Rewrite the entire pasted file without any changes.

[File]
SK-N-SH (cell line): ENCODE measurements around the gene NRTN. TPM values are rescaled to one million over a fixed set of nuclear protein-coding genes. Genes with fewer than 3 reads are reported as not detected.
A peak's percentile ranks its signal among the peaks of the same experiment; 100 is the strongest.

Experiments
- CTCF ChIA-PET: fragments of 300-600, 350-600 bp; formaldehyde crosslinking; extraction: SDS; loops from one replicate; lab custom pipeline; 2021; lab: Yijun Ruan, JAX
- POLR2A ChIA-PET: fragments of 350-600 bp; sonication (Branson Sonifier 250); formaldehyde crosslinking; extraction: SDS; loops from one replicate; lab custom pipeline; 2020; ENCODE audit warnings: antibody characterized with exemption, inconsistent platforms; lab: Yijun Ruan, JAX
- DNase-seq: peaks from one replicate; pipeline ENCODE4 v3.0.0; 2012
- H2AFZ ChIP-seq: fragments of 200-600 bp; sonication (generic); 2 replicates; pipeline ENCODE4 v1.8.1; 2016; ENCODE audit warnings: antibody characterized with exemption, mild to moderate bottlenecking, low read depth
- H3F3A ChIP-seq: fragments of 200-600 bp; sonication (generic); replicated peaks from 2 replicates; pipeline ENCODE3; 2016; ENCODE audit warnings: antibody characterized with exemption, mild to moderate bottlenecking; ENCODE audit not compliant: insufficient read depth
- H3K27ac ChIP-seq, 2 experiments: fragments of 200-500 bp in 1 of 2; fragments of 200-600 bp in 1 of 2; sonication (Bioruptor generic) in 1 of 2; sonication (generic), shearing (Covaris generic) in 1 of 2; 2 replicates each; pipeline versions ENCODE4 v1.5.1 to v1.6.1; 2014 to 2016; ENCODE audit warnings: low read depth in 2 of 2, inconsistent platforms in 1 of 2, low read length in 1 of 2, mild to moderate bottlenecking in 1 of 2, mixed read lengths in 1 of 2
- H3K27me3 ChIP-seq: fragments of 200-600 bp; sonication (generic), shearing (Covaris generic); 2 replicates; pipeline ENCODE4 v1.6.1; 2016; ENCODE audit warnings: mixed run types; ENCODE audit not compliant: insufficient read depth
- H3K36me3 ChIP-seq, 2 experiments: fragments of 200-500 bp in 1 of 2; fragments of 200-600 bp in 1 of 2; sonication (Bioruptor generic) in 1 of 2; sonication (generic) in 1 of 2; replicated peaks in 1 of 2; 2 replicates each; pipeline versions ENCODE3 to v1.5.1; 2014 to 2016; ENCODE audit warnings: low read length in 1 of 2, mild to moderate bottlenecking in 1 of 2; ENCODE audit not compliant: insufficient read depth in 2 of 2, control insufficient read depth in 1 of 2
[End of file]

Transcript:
SK-N-SH (cell line): ENCODE measurements around the gene NRTN. TPM values are rescaled to one million over a fixed set of nuclear protein-coding genes. Genes with fewer than 3 reads are reported as not detected.
A peak's percentile ranks its signal among the peaks of the same experiment; 100 is the strongest.

Experiments
- CTCF ChIA-PET: fragments of 300-600, 350-600 bp; formaldehyde crosslinking; extraction: SDS; loops from one replicate; lab custom pipeline; 2021; lab: Yijun Ruan, JAX
- POLR2A ChIA-PET: fragments of 350-600 bp; sonication (Branson Sonifier 250); formaldehyde crosslinking; extraction: SDS; loops from one replicate; lab custom pipeline; 2020; ENCODE audit warnings: antibody characterized with exemption, inconsistent platforms; lab: Yijun Ruan, JAX
- DNase-seq: peaks from one replicate; pipeline ENCODE4 v3.0.0; 2012
- H2AFZ ChIP-seq: fragments of 200-600 bp; sonication (generic); 2 replicates; pipeline ENCODE4 v1.8.1; 2016; ENCODE audit warnings: antibody characterized with exemption, mild to moderate bottlenecking, low read depth
- H3F3A ChIP-seq: fragments of 200-600 bp; sonication (generic); replicated peaks from 2 replicates; pipeline ENCODE3; 2016; ENCODE audit warnings: antibody characterized with exemption, mild to moderate bottlenecking; ENCODE audit not compliant: insufficient read depth
- H3K27ac ChIP-seq, 2 experiments: fragments of 200-500 bp in 1 of 2; fragments of 200-600 bp in 1 of 2; sonication (Bioruptor generic) in 1 of 2; sonication (generic), shearing (Covaris generic) in 1 of 2; 2 replicates each; pipeline versions ENCODE4 v1.5.1 to v1.6.1; 2014 to 2016; ENCODE audit warnings: low read depth in 2 of 2, inconsistent platforms in 1 of 2, low read length in 1 of 2, mild to moderate bottlenecking in 1 of 2, mixed read lengths in 1 of 2
- H3K27me3 ChIP-seq: fragments of 200-600 bp; sonication (generic), shearing (Covaris generic); 2 replicates; pipeline ENCODE4 v1.6.1; 2016; ENCODE audit warnings: mixed run types; ENCODE audit not compliant: insufficient read depth
- H3K36me3 ChIP-seq, 2 experiments: fragments of 200-500 bp in 1 of 2; fragments of 200-600 bp in 1 of 2; sonication (Bioruptor generic) in 1 of 2; sonication (generic) in 1 of 2; replicated peaks in 1 of 2; 2 replicates each; pipeline versions ENCODE3 to v1.5.1; 2014 to 2016; ENCODE audit warnings: low read length in 1 of 2, mild to moderate bottlenecking in 1 of 2; ENCODE audit not compliant: insufficient read depth in 2 of 2, control insufficient read depth in 1 of 2